Dallas Morning News
Randy Lee Loftis
ARLINGTON — The top doctors’ organizations in Texas and Dallas County, along with other groups and individuals, pressed hard on Thursday for a much tougher federal limit on ozone, or smog. They told Environmental Protection Agency officials at an all-day hearing that Texas needs federal action on clean air because the state hasn’t acted.
A senior Texas official defended the state’s record and told the EPA that a proposed smog crackdown isn’t needed. Representatives of coal mining, natural gas, petroleum, manufacturing and chemicals echoed the Texas Commission on Environmental Quality’s assessment.
However, Dr. Robert Haley of Dallas, an internist and epidemiologist, attacked their contention that health isn’t at stake in where the EPA sets a new standard for ozone.
Haley spoke for the Dallas County Medical Society and the Texas Medical Association, which he said “strongly endorse” toughening the federal ozone standard from its current 75 parts per billion down to 60 ppb. EPA Administrator Gina McCarthy has proposed a range of 65-70 ppb but is taking comments on the possibility of 60 ppb.
Dallas-Fort Worth’s average level for 2011-14 was 81 ppb.
Haley said a new study used a computer model to see what effect a 10-ppb reduction would have had in 2008 for 10 North Texas counties, including Dallas and Tarrant. Experts found that cleaner air would have meant 320 fewer hospitalizations, $10 million less in hospitalization costs, 77 fewer premature deaths and $617 million less in economic losses tied to those deaths.
“As physicians who care for those patients and see the asthma attacks, respiratory failure, hospitalizations and premature deaths, we believe that the citizens of these 10 counties are paying a high price for ozone pollution that could potentially be avoided,” Haley said.
David Brymer, the TCEQ’s air quality director, told EPA officials that the state agency found little or no evidence of health harm. The existing standard already protects the public and a tighter one would not prevent breathing problems or other ills, he said.
“We all share the common goal” of clean air, Brymer said.
Industries agreed with the TCEQ, which regulates their emissions. They also said a lower ozone limit would kill jobs.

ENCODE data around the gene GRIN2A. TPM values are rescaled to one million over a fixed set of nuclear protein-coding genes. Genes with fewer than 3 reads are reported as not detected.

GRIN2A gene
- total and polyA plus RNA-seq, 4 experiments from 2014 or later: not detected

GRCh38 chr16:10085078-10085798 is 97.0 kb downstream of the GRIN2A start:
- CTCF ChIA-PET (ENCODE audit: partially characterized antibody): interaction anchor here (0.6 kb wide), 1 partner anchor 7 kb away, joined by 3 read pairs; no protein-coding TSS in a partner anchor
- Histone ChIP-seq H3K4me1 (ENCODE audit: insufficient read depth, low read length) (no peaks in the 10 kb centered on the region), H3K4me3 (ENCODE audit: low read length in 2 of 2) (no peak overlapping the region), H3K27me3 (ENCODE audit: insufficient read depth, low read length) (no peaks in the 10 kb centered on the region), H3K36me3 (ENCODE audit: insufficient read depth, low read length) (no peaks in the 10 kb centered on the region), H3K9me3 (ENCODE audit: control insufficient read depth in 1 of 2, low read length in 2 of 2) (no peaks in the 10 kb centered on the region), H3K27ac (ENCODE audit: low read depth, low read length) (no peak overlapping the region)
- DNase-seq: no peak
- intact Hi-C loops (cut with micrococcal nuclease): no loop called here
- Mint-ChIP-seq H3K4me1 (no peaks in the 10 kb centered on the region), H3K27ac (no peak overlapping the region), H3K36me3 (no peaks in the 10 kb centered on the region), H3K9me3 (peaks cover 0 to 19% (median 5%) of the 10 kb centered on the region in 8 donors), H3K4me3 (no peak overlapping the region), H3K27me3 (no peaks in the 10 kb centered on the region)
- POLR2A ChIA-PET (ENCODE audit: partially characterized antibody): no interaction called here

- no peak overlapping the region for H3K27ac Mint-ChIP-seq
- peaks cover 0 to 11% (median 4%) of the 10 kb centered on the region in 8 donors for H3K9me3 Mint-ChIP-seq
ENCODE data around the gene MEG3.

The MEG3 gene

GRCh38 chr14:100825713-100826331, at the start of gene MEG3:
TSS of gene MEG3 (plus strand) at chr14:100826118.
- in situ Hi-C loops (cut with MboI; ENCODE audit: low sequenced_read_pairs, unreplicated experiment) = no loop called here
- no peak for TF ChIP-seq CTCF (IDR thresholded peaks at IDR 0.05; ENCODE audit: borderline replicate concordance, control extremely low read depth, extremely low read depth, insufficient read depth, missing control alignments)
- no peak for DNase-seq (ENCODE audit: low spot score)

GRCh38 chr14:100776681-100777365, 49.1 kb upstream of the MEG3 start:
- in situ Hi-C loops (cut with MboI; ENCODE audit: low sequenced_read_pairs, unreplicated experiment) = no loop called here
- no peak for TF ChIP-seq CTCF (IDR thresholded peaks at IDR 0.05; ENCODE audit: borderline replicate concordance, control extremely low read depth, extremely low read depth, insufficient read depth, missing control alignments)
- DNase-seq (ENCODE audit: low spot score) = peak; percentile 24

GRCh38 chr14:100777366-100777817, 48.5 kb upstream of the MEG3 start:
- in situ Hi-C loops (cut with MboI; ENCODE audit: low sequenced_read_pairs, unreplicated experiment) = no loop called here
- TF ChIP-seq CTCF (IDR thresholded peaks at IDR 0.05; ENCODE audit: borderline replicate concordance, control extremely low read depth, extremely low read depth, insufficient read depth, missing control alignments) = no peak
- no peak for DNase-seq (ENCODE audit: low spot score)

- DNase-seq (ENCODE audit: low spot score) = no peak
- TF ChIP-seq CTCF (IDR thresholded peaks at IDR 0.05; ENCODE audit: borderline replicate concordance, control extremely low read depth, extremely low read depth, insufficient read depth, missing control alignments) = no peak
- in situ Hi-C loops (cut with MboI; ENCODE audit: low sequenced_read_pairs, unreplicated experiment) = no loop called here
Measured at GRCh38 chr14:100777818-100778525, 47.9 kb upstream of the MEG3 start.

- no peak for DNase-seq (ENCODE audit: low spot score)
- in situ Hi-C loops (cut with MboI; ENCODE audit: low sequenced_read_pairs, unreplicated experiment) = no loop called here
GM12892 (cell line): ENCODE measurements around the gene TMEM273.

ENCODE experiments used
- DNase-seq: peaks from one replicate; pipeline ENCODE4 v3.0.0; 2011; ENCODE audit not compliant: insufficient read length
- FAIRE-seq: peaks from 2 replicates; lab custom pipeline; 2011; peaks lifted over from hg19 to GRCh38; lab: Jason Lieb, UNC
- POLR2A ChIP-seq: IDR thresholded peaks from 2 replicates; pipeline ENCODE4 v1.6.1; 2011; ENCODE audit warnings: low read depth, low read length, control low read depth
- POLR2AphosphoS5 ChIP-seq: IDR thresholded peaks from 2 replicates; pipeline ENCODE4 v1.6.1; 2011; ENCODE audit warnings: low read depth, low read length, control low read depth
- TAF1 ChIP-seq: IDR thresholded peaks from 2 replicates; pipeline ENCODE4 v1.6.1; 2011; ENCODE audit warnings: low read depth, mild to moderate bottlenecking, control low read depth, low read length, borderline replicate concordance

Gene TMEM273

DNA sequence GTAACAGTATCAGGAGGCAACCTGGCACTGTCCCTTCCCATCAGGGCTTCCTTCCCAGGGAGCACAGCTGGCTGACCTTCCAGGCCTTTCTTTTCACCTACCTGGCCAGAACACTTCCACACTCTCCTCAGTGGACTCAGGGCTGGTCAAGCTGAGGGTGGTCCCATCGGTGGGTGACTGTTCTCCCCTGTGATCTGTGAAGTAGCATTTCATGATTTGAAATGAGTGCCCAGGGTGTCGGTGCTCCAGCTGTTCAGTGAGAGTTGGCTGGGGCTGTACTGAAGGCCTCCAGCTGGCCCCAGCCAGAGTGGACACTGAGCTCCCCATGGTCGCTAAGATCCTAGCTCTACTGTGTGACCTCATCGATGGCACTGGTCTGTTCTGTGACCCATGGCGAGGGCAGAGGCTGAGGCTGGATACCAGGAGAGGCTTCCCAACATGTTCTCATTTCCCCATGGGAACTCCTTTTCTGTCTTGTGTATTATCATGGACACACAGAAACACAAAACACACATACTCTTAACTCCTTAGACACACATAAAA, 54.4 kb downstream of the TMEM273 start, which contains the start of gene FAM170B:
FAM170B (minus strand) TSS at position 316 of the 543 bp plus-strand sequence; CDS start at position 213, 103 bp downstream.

Austin lawyer Christina Wisdom, speaking for the Texas Association of Manufacturers, said a stricter standard would not be in the nation’s best interest and would “decimate” Texas jobs just to make a “feel-good” change.
Texas Chemical Council President Hector Rivero, whose group represents chemical manufacturers, said science doesn’t support a tighter standard. He also repeated a frequent assertion of opponents — that changing the standard before all violator cities have met the current standard is “moving the goal line.”
But Frank O’Donnell, president of the Washington, D.C.-based advocacy group Clean Air Watch, asked where someone with a breathing problem would go for diagnosis and treatment — “to a doctor or to an oil-company lobbyist?”
Environmentalists said only federal pressure has led to clean-air progress in Texas. “I have no doubt that it would be much worse” without it, said Christine Guldi of Dallas.
Susybelle Gosslee of the League of Women Voters of Dallas told the EPA that Texas hasn’t made an honest attempt to clean the air. Zac Trahan, D/FW program director of the Texas Campaign for the Environment, said the TCEQ’s disbelief in ozone’s health harm had led the state agency to adopt a goal of “close enough.”
And Jim Schermbeck, director of the North Texas clean-air group Downwinders at Risk, said the public was relying on the EPA instead of state officials.
“Only strong federal action can salvage the situation and give Texans safe, legal air to breathe,” he said.
Tags: clean air
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